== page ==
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Fantasy football stats: Indianapolis Colts best of the last decade

Indianapolis, IN, USA; Indianapolis Colts quarterback Andrew Luck (12) throws a pass against the Cincinnati Bengals during the first quarter at Lucas Oil Stadium. Mandatory Credit: Brian Spurlock-USA TODAY Sports

(This is our Fantasy Lookback, a review of the top fantasy football seasons at each position for each franchise over the last decade of NFL action. We’ll look at some big names that are still going and some who have been gone long enough that they’re in the Hall of Fame. Today: The Indianapolis Colts)

Over the last decade, the Colts have had four primary quarterbacks. The largely Curtis Painter-led 2011 team went 2-14; the largely Jacoby Brissett-led 2017 team went 4-12. Those are the only two losing records the Colts have had, not just in the last decade, but since 2001. It’s been elite quarterbacks, elite running backs, near-elite tight ends … and running backs have also been there.

There’s a tier of teams near the top of the NFL in the recent era that includes the Patriots and other elite teams, and maybe the Colts aren’t at that level, but they’re the next step down. It’s not the league’s best team over the last decade, but it’s not far off.

Let’s take a look at the best Colts fantasy seasons of the last decade.

(Follow along with the whole series here.)


Andrew Luck, 2014

(380-616 passing, 4,762 passing yards, 40 TD, 16 INT, 263 rushing yards, 3 TD, 351.7 fantasy points, QB1)

Top of your head, you probably wouldn’t guess we’re heading into the ninth season since Peyton Manning last played for the Colts, but it has. But even without that, Manning only had one season throughout his Colts tenure with more fantasy points than Luck put up in 2014 or 2018, and that would have required us stretching back to 2004. With Luck proving himself healthy in 2018, and he’s firmly entrenched in the top tier of fantasy quarterbacks again (or in the second tier, if you believe Patrick Mahomes has the top tier all to himself.

Running back

Joseph Addai, 2009

(219 rushes, 828 rush yards, 10 TDs, 51 receptions, 351 receiving yards, 3 TDs, 250.3 PPR points, RB8)

For all the offensive success the Colts have had over recent years, the running back position hasn’t really participated. Frank Gore in 2016 is the only 1,000-yard rusher the team has had, and Addai is the only back to top 220 PPR points. Addai was a star in 2006-07 and bounced back from a rough 2008 in 2009 but did almost nothing in 2010 and 2011 and then never played again. (Last year’s backfield leaders, Marlon Mack and Nyheim Hines, put up Nos. 4 and 6 on the list.)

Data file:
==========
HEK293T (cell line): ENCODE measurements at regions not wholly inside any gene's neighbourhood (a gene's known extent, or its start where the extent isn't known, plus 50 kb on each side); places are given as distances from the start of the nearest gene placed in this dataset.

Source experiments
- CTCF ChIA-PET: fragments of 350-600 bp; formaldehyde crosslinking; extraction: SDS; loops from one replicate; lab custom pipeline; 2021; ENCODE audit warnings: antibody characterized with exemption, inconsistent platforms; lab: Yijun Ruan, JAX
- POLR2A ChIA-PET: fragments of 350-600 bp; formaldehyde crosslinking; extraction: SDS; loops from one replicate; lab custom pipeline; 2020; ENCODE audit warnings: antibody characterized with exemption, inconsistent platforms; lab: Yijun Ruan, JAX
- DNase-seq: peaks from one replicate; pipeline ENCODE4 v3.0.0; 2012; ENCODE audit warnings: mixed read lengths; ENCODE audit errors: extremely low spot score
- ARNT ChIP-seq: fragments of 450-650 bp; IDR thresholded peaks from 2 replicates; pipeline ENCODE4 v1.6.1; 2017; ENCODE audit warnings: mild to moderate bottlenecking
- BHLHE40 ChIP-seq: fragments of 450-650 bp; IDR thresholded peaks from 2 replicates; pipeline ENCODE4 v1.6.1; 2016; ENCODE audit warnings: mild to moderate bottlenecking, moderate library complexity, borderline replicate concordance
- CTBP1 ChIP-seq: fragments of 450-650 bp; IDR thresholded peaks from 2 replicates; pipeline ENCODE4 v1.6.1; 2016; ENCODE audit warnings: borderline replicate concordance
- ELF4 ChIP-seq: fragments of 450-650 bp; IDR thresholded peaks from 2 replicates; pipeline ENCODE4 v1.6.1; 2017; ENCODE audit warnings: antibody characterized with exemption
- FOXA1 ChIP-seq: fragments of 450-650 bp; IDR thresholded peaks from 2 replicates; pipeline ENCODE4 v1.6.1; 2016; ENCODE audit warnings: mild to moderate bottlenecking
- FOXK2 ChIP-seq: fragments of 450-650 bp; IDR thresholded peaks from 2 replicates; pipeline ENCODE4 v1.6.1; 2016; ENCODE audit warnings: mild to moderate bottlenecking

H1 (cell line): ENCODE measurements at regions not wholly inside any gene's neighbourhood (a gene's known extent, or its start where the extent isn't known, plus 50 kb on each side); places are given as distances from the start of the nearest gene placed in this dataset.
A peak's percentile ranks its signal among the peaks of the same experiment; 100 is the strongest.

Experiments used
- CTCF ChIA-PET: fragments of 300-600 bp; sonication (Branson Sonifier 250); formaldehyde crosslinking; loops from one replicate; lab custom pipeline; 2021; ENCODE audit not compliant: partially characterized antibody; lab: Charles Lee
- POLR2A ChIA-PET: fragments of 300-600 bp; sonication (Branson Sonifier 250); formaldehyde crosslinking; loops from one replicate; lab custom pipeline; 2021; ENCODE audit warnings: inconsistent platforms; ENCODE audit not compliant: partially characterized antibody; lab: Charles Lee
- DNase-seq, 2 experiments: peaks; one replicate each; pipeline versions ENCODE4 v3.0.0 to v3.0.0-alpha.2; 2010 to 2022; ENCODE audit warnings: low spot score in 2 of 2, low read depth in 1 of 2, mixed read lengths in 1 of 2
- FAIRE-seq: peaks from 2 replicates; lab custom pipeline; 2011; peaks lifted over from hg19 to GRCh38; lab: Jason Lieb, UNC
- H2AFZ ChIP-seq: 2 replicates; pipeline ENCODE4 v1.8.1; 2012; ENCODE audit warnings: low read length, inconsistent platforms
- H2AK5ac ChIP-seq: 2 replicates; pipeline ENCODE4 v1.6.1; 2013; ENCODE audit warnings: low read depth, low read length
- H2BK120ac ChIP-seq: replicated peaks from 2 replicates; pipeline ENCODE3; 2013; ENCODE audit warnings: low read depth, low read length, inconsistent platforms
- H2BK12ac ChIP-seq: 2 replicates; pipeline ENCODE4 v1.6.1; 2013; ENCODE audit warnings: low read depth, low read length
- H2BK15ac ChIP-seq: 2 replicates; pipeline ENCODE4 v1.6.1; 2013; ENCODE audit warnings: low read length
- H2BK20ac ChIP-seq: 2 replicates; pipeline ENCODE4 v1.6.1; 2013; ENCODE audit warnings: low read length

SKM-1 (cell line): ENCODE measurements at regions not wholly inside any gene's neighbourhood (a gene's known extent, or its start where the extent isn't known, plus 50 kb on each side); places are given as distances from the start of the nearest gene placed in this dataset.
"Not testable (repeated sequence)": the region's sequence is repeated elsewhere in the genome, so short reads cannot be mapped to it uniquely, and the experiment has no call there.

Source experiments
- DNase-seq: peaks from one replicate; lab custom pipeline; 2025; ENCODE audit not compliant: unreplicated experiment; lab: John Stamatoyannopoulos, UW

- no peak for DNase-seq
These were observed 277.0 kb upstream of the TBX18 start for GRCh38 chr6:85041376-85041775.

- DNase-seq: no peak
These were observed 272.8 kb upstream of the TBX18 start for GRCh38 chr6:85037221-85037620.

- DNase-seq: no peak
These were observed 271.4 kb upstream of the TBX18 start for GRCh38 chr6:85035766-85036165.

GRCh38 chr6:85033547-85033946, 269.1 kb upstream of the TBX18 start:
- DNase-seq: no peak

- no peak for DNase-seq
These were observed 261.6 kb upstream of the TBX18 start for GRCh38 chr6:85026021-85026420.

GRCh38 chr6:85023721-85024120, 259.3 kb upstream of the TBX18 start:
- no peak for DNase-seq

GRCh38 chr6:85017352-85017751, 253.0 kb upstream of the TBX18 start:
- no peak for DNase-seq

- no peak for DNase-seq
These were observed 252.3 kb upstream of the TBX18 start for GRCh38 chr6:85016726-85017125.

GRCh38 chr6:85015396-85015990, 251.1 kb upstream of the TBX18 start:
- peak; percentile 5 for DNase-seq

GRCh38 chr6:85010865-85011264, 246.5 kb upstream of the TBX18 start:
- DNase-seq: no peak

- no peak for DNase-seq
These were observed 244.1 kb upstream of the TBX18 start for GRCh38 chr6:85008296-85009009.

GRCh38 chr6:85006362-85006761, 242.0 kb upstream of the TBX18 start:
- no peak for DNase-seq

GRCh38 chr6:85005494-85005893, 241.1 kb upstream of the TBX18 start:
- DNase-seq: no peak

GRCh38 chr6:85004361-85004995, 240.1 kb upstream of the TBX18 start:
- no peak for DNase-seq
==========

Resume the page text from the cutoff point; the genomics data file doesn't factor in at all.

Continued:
Wide receiver

Reggie Wayne, 2009

(100 receptions, 146 targets, 1,264 yards, 10 TDs, 284.4 PPR points, WR3)

Wayne and T.Y. Hilton have combined for the top eight, nine of the top 11, and 12 of the top 13 seasons in our decade span. We make a big deal about how fortunate the Colts were to (relatively) seamlessly transition from Manning to Luck, but the Marvin Harrison-to-Reggie Wayne-to-T.Y. Hilton shifts have been just as remarkable, if not moreso. Hilton’s now entering his eighth season and was excellent in 2018, but I’m already curious who they’ll groom to be the next No. 1.

Tight end

Dallas Clark, 2009

(100 receptions, 129 targets, 1,106 yards, 10 TDs, 271.7 PPR points, TE1)

You know how Eric Ebron was the biggest surprise of the fantasy season and went from castoff bust in Detroit to fantasy’s TE4 in Indianapolis? He was a full 50 points behind what Clark put up in 2009. That is illustrative of how good the Colts offense was in 2009, how good tight ends were in recent years, and how far the position has fallen in the last couple years. Ebron and Jack Doyle should be very good in 2019. But the position isn’t what it has been in recent generations.

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